- What’s next up for Emily Greenwood? Would you be willing to share a little about works in progress or an upcoming book(s)?
My next release will be the first book in a new Regency series. It’s the story of a tomboyish woman who must flee her home when some naked drawings of her made without her knowledge begin circulating in society. She finds a hiding place at the home of an embittered viscount who really wants to be left alone…he’s about to get his world shaken up.
- Favorite color? Green
- Favorite animal? Dog, though cat is a close second
- Favorite vacation spot? Maine
- Favorite food? Chocolate
- Favorite holiday? Christmas
Author Bio: Emily Greenwood worked for a number of years as a writer, crafting newsletters and fundraising brochures, but she far prefers writing playful love stories set in Regency England, and she thinks romance is the chocolate of literature. A Golden Heart finalist, she lives in Maryland with her husband and two children.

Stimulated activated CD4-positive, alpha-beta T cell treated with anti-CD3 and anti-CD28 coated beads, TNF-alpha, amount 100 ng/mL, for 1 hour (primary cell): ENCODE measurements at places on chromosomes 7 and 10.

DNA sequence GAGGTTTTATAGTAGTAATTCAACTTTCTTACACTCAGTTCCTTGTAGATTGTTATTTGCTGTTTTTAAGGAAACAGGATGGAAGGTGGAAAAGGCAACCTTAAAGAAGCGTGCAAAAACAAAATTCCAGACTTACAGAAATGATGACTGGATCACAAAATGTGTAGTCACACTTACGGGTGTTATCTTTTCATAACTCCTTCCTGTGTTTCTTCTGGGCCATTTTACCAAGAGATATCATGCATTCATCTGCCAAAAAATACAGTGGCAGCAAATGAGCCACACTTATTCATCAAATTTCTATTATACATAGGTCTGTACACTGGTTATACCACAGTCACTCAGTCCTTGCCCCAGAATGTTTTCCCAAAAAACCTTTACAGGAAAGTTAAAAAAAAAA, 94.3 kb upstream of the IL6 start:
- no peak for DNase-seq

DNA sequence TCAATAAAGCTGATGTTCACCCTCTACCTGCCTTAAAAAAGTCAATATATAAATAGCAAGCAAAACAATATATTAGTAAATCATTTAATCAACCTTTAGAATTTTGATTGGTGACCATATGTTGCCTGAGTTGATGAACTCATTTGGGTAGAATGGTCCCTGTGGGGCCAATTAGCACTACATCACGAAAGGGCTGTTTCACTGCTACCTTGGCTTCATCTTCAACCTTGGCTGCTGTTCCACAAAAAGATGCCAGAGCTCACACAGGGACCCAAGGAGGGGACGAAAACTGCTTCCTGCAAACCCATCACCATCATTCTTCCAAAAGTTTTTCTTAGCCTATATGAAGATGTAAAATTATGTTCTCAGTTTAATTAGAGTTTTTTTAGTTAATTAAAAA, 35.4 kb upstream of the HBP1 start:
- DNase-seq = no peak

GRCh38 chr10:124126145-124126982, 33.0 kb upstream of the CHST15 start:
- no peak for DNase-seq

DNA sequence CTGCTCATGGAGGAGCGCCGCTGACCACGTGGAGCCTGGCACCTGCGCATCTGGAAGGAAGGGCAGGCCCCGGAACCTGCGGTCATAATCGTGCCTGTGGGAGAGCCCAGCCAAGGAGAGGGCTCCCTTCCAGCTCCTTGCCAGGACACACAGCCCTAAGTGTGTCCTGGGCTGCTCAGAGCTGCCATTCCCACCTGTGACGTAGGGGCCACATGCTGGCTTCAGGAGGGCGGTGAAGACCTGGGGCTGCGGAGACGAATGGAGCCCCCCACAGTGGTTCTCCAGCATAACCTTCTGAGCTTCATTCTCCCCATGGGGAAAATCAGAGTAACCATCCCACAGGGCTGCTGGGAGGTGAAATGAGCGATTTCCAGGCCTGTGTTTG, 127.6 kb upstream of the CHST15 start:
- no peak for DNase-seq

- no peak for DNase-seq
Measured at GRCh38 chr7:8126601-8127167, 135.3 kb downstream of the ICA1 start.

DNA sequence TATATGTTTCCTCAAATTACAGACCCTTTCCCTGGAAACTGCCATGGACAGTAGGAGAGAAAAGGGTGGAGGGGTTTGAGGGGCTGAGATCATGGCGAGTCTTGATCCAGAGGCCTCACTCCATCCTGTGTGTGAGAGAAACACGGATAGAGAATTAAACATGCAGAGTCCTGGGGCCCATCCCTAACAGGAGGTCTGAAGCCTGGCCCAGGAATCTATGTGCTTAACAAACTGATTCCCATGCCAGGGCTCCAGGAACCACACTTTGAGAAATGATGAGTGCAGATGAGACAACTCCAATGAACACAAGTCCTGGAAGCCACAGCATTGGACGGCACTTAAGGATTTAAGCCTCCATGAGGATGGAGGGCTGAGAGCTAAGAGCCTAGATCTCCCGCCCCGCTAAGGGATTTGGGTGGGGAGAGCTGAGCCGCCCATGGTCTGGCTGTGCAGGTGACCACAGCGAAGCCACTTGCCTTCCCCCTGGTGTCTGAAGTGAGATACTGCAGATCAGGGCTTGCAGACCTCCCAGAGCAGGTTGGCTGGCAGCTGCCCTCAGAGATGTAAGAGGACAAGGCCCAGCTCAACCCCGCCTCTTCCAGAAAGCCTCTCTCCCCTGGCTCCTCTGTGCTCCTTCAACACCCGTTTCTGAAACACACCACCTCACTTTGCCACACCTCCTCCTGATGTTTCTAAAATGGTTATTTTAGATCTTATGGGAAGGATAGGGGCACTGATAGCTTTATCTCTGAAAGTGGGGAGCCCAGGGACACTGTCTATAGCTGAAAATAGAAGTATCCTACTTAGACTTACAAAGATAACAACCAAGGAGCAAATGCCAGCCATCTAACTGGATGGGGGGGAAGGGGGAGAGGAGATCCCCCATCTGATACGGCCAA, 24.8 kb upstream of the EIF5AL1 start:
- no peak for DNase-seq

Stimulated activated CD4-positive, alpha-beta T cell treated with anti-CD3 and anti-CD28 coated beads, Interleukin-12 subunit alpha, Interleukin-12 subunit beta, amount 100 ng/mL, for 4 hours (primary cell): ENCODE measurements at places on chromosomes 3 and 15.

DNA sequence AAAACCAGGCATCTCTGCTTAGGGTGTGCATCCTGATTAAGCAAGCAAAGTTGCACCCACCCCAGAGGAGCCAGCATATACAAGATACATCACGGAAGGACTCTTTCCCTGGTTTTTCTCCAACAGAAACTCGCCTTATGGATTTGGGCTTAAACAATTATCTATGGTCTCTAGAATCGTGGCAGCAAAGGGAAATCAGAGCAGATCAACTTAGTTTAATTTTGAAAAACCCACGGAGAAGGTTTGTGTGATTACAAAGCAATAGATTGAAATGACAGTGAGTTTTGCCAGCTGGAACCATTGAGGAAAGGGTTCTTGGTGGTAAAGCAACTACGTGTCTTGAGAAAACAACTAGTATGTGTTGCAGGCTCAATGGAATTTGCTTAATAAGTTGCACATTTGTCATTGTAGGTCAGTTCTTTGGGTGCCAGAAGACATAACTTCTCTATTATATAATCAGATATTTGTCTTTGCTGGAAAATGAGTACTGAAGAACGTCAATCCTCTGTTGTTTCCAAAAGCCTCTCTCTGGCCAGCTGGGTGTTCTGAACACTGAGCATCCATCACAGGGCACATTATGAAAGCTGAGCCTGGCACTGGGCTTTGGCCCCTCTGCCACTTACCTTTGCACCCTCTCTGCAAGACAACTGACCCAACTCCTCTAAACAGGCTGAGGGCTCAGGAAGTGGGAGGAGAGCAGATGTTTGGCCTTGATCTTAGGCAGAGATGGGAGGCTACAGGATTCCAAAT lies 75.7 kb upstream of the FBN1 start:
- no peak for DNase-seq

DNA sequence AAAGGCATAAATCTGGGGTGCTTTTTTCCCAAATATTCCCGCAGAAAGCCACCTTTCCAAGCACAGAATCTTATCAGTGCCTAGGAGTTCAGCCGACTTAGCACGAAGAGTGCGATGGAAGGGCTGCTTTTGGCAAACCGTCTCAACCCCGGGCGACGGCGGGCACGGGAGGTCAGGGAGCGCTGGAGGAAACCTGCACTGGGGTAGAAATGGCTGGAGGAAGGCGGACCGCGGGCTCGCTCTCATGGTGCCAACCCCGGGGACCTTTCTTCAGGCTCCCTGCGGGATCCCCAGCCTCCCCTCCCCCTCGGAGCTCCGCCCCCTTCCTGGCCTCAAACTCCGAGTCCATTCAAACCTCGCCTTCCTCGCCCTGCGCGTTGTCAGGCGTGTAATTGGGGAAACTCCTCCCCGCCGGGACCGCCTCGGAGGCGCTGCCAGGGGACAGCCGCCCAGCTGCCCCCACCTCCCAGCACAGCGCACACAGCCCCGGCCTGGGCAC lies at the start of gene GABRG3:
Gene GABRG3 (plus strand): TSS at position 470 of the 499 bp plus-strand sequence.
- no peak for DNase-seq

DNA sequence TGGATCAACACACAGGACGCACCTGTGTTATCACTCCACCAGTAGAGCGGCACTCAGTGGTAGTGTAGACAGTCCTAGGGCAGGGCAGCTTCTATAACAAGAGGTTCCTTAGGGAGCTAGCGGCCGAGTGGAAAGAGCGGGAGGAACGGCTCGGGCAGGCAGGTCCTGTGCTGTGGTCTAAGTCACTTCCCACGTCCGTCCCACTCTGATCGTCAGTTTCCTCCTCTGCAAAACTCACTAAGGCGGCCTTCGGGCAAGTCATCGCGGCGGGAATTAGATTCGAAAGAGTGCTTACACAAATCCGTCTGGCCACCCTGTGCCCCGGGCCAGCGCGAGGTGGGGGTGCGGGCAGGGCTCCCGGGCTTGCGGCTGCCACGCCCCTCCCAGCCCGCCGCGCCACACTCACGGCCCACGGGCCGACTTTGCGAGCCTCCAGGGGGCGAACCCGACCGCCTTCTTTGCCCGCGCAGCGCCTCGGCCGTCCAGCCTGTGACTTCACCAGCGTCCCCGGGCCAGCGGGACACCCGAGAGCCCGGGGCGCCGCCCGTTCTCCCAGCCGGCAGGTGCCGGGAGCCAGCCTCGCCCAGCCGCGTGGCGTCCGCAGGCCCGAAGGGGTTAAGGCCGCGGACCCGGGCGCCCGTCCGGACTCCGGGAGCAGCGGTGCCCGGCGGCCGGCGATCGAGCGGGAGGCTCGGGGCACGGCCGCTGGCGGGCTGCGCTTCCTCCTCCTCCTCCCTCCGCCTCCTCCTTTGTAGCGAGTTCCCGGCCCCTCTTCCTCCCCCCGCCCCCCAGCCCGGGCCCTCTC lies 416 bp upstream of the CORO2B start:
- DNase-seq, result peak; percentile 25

Here’s an excerpt:
Colin had no idea what Josie was saying because he was so distracted by the feel of her arm against his. He alternately wished she would not touch him and lived for those moments when she did. They were always accompanied by bitter scolding from his conscience reminding him she was Nick’s fiancée, as if he could forget.
She seemed to be waiting for a reply.
“I’m sorry, what did you say?” he said.
She laughed. “I said that you look especially brooding tonight. No doubt your thoughts are caught on some historical old man. King Canute? Edward the Confessor?”